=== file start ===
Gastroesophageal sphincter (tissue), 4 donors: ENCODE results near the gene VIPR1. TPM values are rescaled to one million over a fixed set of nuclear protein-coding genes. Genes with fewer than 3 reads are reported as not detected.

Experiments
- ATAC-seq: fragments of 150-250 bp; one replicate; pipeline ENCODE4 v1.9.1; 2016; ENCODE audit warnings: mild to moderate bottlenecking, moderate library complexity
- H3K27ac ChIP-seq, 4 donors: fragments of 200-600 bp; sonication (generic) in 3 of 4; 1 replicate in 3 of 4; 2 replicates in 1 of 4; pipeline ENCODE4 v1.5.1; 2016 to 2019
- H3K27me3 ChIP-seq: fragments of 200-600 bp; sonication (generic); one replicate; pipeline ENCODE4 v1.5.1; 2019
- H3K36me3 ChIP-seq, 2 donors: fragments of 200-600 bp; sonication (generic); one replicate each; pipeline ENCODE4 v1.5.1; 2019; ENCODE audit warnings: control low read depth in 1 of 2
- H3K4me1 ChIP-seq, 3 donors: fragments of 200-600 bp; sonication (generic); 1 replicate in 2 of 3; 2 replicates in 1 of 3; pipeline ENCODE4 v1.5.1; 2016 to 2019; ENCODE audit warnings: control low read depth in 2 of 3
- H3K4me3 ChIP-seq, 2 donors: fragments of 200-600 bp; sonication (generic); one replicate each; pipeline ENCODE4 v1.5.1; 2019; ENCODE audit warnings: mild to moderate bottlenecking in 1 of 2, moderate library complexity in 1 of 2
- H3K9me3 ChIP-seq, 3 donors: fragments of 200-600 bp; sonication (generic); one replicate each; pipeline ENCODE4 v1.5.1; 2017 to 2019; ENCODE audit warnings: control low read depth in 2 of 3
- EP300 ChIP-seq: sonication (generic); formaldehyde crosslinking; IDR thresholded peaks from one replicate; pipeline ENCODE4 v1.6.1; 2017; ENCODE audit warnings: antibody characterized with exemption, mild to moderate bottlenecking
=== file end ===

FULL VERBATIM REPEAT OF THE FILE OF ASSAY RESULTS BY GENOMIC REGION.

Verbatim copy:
Gastroesophageal sphincter (tissue), 4 donors: ENCODE results near the gene VIPR1. TPM values are rescaled to one million over a fixed set of nuclear protein-coding genes. Genes with fewer than 3 reads are reported as not detected.

Experiments
- ATAC-seq: fragments of 150-250 bp; one replicate; pipeline ENCODE4 v1.9.1; 2016; ENCODE audit warnings: mild to moderate bottlenecking, moderate library complexity
- H3K27ac ChIP-seq, 4 donors: fragments of 200-600 bp; sonication (generic) in 3 of 4; 1 replicate in 3 of 4; 2 replicates in 1 of 4; pipeline ENCODE4 v1.5.1; 2016 to 2019
- H3K27me3 ChIP-seq: fragments of 200-600 bp; sonication (generic); one replicate; pipeline ENCODE4 v1.5.1; 2019
- H3K36me3 ChIP-seq, 2 donors: fragments of 200-600 bp; sonication (generic); one replicate each; pipeline ENCODE4 v1.5.1; 2019; ENCODE audit warnings: control low read depth in 1 of 2
- H3K4me1 ChIP-seq, 3 donors: fragments of 200-600 bp; sonication (generic); 1 replicate in 2 of 3; 2 replicates in 1 of 3; pipeline ENCODE4 v1.5.1; 2016 to 2019; ENCODE audit warnings: control low read depth in 2 of 3
- H3K4me3 ChIP-seq, 2 donors: fragments of 200-600 bp; sonication (generic); one replicate each; pipeline ENCODE4 v1.5.1; 2019; ENCODE audit warnings: mild to moderate bottlenecking in 1 of 2, moderate library complexity in 1 of 2
- H3K9me3 ChIP-seq, 3 donors: fragments of 200-600 bp; sonication (generic); one replicate each; pipeline ENCODE4 v1.5.1; 2017 to 2019; ENCODE audit warnings: control low read depth in 2 of 3
- EP300 ChIP-seq: sonication (generic); formaldehyde crosslinking; IDR thresholded peaks from one replicate; pipeline ENCODE4 v1.6.1; 2017; ENCODE audit warnings: antibody characterized with exemption, mild to moderate bottlenecking